Image source: MinDof/Shutterstock<p>Of primary interest to the authors of the study is confirming and measuring the performance improvement to be gained from β-agonists when they're ingested by athletes who don't have asthma.</p><p>The researchers performed a meta-analysis of 34 existing studies documenting 44 randomized trials reporting on 472 participants. The pool of individuals included was broad, encompassing both untrained and elite athletes. In addition, lab tests, as opposed to actual competitions, tracked performance. The authors of the study therefore recommend taking its conclusions with just a grain of salt.</p><p>The effects of both WADA-banned and approved β-agonists were assessed.</p>
Approved β-agonists and non-asthmatic athletes<img type="lazy-image" data-runner-src="https://assets.rebelmouse.io/eyJhbGciOiJIUzI1NiIsInR5cCI6IkpXVCJ9.eyJpbWFnZSI6Imh0dHBzOi8vYXNzZXRzLnJibC5tcy8yMzUzNzU1MC9vcmlnaW4uanBnIiwiZXhwaXJlc19hdCI6MTYxMzkxODk0M30.3RssFwk_tWkHRkEl_tIee02rdq2tLuAePifnngqcIr8/img.jpg?width=980" id="39a99" class="rm-shortcode" data-rm-shortcode-id="b1fe4a580c6d4f8a0fd021d7d6570e2a" data-rm-shortcode-name="rebelmouse-image" alt="vaulter clearing pole" />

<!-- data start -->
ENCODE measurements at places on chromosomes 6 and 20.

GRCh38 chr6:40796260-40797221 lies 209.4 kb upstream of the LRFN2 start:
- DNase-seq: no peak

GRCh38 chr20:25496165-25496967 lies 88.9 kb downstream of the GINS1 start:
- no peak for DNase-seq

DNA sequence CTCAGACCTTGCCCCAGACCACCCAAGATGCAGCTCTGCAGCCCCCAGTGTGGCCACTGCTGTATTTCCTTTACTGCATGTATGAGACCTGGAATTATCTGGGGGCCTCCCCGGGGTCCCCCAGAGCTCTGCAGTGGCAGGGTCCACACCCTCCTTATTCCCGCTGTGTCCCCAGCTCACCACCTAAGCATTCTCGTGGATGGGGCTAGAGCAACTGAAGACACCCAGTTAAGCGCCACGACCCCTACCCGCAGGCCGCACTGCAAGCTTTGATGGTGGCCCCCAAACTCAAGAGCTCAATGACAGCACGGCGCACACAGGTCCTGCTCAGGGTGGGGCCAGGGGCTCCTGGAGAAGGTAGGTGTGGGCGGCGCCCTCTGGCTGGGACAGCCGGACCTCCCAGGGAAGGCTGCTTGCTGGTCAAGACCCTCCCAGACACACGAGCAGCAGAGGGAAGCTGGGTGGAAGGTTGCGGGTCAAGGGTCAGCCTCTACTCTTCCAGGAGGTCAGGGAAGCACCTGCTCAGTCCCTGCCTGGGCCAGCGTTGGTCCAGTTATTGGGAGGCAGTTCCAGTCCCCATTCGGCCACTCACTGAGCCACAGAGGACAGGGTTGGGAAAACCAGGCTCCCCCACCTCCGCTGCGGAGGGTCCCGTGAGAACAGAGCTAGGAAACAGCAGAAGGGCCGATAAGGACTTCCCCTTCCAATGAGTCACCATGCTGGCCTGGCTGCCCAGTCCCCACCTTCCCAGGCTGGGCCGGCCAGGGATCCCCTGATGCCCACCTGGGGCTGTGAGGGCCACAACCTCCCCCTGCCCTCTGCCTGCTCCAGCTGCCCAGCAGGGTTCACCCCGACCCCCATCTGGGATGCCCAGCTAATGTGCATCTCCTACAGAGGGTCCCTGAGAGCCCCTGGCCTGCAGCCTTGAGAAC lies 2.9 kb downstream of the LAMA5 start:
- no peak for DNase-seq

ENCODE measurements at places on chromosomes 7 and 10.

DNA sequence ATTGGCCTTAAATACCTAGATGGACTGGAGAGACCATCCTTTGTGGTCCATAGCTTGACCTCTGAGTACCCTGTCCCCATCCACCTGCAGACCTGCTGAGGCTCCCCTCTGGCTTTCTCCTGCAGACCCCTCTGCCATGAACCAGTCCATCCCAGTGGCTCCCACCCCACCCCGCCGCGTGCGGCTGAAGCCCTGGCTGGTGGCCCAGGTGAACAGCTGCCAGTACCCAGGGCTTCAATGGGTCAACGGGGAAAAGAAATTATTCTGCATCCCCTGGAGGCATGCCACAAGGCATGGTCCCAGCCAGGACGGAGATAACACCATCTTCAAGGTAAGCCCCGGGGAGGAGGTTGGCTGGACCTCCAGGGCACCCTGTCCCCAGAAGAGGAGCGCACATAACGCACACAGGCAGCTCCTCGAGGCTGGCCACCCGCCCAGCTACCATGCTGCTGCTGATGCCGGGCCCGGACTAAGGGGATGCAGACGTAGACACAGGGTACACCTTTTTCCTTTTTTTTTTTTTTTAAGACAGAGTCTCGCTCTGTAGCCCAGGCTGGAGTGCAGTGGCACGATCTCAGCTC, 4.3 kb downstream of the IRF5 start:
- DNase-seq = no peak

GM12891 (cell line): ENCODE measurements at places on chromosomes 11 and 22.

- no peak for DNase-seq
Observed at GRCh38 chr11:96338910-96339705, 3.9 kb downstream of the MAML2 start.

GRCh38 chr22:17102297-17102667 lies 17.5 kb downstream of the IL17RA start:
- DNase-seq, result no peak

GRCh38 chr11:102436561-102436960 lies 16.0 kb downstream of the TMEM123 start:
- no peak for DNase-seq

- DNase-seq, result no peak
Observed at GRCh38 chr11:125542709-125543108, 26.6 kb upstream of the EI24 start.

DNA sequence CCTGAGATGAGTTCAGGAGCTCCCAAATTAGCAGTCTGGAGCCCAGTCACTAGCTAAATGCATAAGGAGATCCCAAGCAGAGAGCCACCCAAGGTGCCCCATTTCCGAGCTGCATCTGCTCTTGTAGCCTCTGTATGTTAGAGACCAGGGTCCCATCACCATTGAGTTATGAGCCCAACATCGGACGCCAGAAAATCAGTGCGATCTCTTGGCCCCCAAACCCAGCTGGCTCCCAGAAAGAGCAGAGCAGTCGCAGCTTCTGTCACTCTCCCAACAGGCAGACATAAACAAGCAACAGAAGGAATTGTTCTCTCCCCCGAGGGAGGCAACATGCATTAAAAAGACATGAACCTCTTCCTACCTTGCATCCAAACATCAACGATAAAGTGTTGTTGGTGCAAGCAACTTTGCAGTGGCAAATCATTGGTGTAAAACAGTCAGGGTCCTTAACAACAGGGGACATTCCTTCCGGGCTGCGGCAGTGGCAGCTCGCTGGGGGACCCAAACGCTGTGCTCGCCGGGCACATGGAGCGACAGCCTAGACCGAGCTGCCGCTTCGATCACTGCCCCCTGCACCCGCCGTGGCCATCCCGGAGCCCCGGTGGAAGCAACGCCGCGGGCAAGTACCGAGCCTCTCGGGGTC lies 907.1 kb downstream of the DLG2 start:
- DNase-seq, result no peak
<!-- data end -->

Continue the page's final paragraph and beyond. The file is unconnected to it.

Image source: Andrey Yurlov/Shutterstock<p>What the meta-analysis showed is that the currently approved β-agonists didn't significantly improve athletic performance among those without asthma — what very slight benefit they <em>may</em> produce is just enough to prompt the study's authors to write that "it is still uncertain whether approved doses improve anaerobic performance." They note that the tiny effect did increase slightly over multiple weeks of β-agonist intake.</p>
Banned β-agonist and non-asthmatic athletes<img type="lazy-image" data-runner-src="https://assets.rebelmouse.io/eyJhbGciOiJIUzI1NiIsInR5cCI6IkpXVCJ9.eyJpbWFnZSI6Imh0dHBzOi8vYXNzZXRzLnJibC5tcy8yMzUzNzU1Mi9vcmlnaW4uanBnIiwiZXhwaXJlc19hdCI6MTYzNjI3ODU5Mn0.vyoxSE5EYjPGc2ZEbBN8d5F79nSEIiC6TUzTt0ycVqc/img.jpg?width=980" id="de095" class="rm-shortcode" data-rm-shortcode-id="02fdd42dfda8e3665a7b547bb88007ef" data-rm-shortcode-name="rebelmouse-image" alt="swimmer mid stroke" />